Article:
Talkin Fell

Distance: 7 kilometres (4.4 miles) • Ascent: 280 metres (920 feet) • Time needed: 2 1⁄2 hours (approx)


Start point: From Castle Carrock, follow the Geltsdale Road up the hill to reach the bend in the road at Jockey Shield (NY 558 556), where some verge parking is available.

From Jockey Shield follow the track downhill, passing the Open Access information panel. Cross Hynam Bridge, peer over the parapets to view the River Gelt, whatever the conditions a beautiful sight as it rushes excitedly through the bed- rock gorge.

Turn left and follow the access track to the entrance of Low Hynam, whereupon bear right up through the gate into Hynam Wood.

Arriving at the gate co-incident with Holme Gill, pass through and turn right within the lane. This lane, a category five road, starts from Talkin Head and is
accessible from Talkin village (where you’ll find the popular Blacksmith’s Arms). A further Open Access signboard is sited at the first bend.

At the next bend the valley view opens and sustains a lovely prospect for the duration of the between- walls climb. Initially one can see both Blencathra and Skiddaw to the right of Castle Carrock Fell.

The track opens at a gate betraying a change in the underlying geology. Over to the right the broken edge of a limestone quarry can be seen, the track undulates passing sink hollows, where surface water percolates into the bedrock, giving a further clue to the presence of limestone strata.

After arriving at a gate the green-way forks, keep ahead with the wall to your left, on a lovely turf trail. As the wall bears left leave the more obvious track, destined for rushes and the low saddle ahead. Veer up left beside the wall climbing towards the upper slopes of Talkin Fell. Cross a low fence at the top of the steep bank, keep the wall close left, walking through the young spartan heather, where the wall steps left follow suit on an evident path to cross the ladder-stile beside a sheep creep. Venture onto the summit of Talkin Fell, marked by an Ordnance Survey column.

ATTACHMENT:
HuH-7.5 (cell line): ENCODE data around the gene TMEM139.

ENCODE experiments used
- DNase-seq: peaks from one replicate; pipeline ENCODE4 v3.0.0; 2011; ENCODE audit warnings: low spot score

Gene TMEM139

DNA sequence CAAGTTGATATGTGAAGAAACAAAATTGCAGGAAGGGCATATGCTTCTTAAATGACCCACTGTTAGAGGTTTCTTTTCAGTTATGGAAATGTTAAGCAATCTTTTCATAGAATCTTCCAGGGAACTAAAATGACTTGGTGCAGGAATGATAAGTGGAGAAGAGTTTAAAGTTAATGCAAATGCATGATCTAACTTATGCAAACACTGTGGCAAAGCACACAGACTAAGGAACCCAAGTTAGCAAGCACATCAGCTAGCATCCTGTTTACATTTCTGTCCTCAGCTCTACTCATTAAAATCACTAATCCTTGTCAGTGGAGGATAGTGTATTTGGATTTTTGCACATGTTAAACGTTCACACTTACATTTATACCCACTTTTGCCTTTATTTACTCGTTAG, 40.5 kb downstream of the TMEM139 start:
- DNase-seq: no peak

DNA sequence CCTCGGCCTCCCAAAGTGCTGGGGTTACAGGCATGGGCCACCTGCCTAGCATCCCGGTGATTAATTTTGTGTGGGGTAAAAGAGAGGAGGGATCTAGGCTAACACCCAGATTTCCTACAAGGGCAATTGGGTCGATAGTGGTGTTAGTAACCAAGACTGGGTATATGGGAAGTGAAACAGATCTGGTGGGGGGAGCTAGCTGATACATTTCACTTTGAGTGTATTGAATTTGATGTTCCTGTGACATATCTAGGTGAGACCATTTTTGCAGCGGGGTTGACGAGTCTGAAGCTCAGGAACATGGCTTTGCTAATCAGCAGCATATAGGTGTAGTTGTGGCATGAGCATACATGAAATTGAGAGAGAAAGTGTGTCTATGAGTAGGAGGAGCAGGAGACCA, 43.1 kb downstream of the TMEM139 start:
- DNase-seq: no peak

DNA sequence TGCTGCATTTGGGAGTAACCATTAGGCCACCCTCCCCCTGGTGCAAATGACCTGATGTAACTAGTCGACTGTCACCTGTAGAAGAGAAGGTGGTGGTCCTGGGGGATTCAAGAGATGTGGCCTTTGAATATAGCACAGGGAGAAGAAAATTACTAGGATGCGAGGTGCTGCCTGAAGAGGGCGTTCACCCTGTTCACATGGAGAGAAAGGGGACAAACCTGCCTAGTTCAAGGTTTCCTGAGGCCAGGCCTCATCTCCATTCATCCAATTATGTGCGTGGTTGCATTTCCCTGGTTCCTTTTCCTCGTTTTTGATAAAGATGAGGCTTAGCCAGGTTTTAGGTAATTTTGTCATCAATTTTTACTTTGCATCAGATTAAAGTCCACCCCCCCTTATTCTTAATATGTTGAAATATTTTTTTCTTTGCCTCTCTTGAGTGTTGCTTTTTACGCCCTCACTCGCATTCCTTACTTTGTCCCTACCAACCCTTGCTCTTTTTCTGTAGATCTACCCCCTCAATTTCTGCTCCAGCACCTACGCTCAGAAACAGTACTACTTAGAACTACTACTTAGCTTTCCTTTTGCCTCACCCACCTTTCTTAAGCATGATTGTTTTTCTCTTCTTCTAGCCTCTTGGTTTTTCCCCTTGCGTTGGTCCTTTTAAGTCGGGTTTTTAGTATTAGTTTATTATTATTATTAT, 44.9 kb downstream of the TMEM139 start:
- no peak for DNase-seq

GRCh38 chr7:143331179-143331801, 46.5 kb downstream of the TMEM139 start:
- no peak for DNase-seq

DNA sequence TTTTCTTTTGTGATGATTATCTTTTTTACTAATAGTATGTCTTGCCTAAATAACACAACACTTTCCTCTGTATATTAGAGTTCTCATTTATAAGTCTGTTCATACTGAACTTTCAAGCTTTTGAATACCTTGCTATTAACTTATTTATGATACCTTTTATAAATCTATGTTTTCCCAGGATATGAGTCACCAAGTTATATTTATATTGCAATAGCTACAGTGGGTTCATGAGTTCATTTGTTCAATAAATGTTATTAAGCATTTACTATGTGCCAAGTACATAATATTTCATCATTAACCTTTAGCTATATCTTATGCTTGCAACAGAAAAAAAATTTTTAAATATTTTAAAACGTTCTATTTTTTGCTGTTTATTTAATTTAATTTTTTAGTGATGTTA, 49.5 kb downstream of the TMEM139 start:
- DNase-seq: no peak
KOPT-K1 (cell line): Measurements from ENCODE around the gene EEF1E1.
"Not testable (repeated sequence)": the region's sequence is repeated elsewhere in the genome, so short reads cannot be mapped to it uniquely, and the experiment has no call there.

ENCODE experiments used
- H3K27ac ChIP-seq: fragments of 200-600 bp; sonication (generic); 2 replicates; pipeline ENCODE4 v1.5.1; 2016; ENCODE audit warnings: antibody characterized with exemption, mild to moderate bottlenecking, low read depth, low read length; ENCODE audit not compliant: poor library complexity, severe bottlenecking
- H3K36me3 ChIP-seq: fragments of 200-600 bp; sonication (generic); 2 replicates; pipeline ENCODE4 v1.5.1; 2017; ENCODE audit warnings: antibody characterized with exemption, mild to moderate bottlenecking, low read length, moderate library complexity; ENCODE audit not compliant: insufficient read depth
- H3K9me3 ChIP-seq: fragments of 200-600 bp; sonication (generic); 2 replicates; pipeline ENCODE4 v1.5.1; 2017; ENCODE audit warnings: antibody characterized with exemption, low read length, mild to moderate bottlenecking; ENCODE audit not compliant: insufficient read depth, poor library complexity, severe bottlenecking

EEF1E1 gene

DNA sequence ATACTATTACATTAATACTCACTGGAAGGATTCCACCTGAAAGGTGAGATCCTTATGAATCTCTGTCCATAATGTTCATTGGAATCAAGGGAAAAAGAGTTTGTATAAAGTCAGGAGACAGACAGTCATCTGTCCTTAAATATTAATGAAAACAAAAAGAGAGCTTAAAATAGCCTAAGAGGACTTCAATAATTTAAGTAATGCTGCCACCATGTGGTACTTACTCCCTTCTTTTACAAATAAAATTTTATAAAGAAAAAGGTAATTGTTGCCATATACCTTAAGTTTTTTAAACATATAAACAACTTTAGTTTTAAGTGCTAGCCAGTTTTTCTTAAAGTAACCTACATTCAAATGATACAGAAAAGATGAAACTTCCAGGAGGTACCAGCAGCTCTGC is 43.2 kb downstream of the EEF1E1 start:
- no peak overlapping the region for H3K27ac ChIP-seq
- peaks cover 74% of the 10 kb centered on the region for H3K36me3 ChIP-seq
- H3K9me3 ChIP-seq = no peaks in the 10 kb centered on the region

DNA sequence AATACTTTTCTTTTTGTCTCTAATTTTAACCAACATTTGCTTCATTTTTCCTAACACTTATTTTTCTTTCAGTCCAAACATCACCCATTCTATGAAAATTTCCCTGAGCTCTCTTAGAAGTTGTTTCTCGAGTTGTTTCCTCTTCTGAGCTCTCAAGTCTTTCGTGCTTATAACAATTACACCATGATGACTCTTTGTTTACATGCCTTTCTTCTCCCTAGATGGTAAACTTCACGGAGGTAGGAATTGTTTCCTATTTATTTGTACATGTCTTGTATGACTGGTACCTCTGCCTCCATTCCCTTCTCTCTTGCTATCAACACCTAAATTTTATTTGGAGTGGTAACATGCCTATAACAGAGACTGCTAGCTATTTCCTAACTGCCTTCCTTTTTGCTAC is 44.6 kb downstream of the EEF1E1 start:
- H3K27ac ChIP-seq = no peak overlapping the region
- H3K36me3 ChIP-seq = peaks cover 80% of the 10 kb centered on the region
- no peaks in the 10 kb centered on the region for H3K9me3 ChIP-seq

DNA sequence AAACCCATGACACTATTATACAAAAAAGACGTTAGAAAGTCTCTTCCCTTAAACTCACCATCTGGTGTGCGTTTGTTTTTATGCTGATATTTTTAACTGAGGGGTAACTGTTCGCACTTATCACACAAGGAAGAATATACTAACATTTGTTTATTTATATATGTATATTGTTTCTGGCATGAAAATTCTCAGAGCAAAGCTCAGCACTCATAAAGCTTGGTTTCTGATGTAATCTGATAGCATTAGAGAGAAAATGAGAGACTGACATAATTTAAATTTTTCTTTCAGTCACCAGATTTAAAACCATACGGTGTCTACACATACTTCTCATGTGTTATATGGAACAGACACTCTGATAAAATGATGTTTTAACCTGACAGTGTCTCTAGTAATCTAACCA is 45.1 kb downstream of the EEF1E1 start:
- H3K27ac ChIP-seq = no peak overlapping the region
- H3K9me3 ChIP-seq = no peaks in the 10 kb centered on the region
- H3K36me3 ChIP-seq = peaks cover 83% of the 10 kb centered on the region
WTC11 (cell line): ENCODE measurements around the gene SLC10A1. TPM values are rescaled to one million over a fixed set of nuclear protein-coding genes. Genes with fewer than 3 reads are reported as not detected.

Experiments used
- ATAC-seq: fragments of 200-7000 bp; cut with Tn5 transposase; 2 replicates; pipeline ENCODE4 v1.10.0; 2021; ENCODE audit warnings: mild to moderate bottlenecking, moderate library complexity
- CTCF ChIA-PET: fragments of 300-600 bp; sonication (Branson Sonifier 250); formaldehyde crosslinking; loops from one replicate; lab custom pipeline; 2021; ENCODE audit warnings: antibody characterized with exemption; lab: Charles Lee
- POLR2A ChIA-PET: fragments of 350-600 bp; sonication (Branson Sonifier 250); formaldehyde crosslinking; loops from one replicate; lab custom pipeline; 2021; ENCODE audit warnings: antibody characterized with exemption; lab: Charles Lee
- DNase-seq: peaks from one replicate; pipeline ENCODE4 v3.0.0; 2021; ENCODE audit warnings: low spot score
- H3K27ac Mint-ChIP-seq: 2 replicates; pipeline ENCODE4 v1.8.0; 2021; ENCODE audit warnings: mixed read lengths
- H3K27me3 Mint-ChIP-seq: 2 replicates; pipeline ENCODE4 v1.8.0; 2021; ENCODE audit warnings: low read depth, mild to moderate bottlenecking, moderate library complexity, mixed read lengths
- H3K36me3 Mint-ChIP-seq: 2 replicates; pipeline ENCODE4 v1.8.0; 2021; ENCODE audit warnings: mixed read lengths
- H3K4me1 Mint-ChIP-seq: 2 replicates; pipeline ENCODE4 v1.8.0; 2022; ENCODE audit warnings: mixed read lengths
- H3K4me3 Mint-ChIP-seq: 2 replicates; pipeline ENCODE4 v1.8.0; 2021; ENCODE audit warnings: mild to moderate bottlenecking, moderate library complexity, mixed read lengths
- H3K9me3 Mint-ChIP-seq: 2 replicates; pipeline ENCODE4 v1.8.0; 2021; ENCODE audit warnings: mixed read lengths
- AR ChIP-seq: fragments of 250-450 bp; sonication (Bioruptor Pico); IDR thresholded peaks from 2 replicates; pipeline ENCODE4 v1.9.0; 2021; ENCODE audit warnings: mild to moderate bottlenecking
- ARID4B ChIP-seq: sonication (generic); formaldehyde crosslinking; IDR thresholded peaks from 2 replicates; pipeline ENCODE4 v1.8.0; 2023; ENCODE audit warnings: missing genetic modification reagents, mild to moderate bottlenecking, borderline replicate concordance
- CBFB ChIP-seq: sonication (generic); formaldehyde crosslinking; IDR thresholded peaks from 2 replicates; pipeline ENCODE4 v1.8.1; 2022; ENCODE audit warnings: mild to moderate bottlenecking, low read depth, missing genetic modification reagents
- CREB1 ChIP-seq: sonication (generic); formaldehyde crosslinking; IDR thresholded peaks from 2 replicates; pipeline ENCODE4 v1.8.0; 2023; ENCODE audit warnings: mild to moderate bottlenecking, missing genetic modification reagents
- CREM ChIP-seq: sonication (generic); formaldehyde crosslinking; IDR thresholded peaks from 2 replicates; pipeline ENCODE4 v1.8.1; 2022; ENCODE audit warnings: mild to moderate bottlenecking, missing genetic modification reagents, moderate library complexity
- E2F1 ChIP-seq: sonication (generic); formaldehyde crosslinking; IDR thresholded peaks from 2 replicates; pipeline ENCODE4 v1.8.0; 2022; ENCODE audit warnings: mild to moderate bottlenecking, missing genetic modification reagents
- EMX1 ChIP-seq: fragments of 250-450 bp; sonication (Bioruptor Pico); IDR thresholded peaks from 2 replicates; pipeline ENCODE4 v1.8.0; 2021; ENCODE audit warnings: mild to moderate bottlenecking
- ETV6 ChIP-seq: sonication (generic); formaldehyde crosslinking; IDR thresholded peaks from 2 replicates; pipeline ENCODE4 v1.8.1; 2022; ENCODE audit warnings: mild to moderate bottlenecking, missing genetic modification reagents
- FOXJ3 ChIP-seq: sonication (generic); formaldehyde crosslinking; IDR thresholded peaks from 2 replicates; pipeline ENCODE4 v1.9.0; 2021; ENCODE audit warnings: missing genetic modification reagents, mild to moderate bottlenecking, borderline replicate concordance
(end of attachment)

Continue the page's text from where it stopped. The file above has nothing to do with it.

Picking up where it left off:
Backtrack over the ladder-stile and at the wall corner take the left-hand forking path down through the part-burnt heather declining into the hollow. Pass the first gate and reach the second galvanised gate, defended by a marshy patch. Go through the gate and switch immediately up left beside the fence slipping through a shallow weakness on the low outcropping. Bear right onto the growing edge, with several small quarried bays evident. At the highest point one has a real sense of being on a gritstone edge, the kind of feature one may know from the eastern edges of the Peak District.

Where an area of burnt heather occurs one may branch left to reach the summit cairn of Simmerson Hill, with a ridge path running south, or simply stay with the edge declining on a broad grassy shelf to where a fence intervenes. Follow the quad-bike track down beside the fence, spot a circular sheepfold down to the right, with a mature rowan tree growing within.

On reaching the level green track at a gate, go right along the open green-way. Pass the solitary casual cairn to reach the track junction beside the wall.

Backtracking, continue with the wall-side green track to the kissing-gate – this may be removed autumn 2009, with the change of stocking in the valley, the flock of sheep being replaced by traditional herd of suckler cattle. The track pitches down the steep incline and passes High Hynam (currently undergoing re-development) coming beside the river to reach Hynam Bridge. From here it just a short walk up the track to the start point.


Always carry a camera with you.

Wear a sleeveless, insulated vest or gilet to boost core body warmth.

It is very important that both leather and fabric boots are dried properly after use in order to avoid a number of
problems. Leather can crack and shrink if dried too quickly. Remember that
even if the outside of the boots is dry the inner takes longer. Remove insoles after every walk so that the boot dries and smells less.


Words © Mark Richards


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